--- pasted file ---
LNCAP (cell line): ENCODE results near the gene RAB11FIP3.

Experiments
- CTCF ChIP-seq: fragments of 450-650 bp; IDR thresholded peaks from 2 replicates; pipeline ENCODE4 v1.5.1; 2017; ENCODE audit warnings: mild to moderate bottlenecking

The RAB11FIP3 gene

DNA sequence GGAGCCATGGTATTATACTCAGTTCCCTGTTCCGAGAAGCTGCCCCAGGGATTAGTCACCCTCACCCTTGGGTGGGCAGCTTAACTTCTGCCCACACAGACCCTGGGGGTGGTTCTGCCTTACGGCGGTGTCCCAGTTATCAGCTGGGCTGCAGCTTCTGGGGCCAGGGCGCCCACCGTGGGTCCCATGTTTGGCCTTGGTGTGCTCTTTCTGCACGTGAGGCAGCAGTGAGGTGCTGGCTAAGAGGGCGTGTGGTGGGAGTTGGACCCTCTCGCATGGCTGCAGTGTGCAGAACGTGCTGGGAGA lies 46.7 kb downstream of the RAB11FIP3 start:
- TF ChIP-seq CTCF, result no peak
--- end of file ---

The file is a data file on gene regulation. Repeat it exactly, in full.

LNCAP (cell line): ENCODE results near the gene RAB11FIP3.

Experiments
- CTCF ChIP-seq: fragments of 450-650 bp; IDR thresholded peaks from 2 replicates; pipeline ENCODE4 v1.5.1; 2017; ENCODE audit warnings: mild to moderate bottlenecking

The RAB11FIP3 gene

DNA sequence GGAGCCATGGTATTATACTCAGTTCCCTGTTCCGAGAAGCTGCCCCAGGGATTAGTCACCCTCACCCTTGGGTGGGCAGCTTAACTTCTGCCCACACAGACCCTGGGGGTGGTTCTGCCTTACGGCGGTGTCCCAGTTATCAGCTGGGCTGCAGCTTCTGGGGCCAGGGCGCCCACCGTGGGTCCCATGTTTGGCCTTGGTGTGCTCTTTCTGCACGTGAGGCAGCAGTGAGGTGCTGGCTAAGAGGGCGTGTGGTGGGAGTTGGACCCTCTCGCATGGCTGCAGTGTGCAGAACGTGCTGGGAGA lies 46.7 kb downstream of the RAB11FIP3 start:
- TF ChIP-seq CTCF, result no peak